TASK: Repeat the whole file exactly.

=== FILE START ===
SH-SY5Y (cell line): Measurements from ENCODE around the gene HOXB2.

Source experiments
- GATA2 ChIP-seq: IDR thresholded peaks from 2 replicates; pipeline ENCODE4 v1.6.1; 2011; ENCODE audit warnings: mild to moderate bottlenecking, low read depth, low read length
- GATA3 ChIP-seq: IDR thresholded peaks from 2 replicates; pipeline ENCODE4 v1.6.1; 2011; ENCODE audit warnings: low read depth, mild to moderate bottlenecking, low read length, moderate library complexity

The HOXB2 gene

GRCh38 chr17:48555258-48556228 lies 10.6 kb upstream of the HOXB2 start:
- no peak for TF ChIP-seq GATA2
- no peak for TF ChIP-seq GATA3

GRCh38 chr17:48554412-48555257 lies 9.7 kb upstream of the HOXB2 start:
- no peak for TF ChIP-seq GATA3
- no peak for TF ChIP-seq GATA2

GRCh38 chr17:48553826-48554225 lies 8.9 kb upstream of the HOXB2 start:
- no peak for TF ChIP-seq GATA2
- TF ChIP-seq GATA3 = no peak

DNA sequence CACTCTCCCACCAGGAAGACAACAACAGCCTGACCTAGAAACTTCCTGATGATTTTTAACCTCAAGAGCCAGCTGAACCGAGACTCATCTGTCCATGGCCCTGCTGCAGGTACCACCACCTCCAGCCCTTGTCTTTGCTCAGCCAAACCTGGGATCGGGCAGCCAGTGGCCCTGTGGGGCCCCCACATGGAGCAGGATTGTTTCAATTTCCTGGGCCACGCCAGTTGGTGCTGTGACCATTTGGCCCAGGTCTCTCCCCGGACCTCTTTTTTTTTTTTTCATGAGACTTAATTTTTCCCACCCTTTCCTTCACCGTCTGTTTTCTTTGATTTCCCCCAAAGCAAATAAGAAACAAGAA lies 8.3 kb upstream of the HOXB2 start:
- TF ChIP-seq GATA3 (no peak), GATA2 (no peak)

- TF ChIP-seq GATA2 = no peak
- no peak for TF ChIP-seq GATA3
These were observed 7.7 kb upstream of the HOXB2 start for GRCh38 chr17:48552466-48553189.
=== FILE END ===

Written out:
SH-SY5Y (cell line): Measurements from ENCODE around the gene HOXB2.

Source experiments
- GATA2 ChIP-seq: IDR thresholded peaks from 2 replicates; pipeline ENCODE4 v1.6.1; 2011; ENCODE audit warnings: mild to moderate bottlenecking, low read depth, low read length
- GATA3 ChIP-seq: IDR thresholded peaks from 2 replicates; pipeline ENCODE4 v1.6.1; 2011; ENCODE audit warnings: low read depth, mild to moderate bottlenecking, low read length, moderate library complexity

The HOXB2 gene

GRCh38 chr17:48555258-48556228 lies 10.6 kb upstream of the HOXB2 start:
- no peak for TF ChIP-seq GATA2
- no peak for TF ChIP-seq GATA3

GRCh38 chr17:48554412-48555257 lies 9.7 kb upstream of the HOXB2 start:
- no peak for TF ChIP-seq GATA3
- no peak for TF ChIP-seq GATA2

GRCh38 chr17:48553826-48554225 lies 8.9 kb upstream of the HOXB2 start:
- no peak for TF ChIP-seq GATA2
- TF ChIP-seq GATA3 = no peak

DNA sequence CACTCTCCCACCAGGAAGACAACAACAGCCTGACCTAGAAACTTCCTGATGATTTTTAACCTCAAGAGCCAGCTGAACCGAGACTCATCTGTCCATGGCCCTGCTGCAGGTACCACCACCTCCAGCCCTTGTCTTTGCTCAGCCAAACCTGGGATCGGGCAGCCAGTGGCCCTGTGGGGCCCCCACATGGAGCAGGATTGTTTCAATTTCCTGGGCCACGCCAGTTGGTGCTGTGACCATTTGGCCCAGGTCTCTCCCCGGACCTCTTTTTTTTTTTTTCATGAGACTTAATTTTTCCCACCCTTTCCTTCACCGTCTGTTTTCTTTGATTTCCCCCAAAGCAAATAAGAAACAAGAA lies 8.3 kb upstream of the HOXB2 start:
- TF ChIP-seq GATA3 (no peak), GATA2 (no peak)

- TF ChIP-seq GATA2 = no peak
- no peak for TF ChIP-seq GATA3
These were observed 7.7 kb upstream of the HOXB2 start for GRCh38 chr17:48552466-48553189.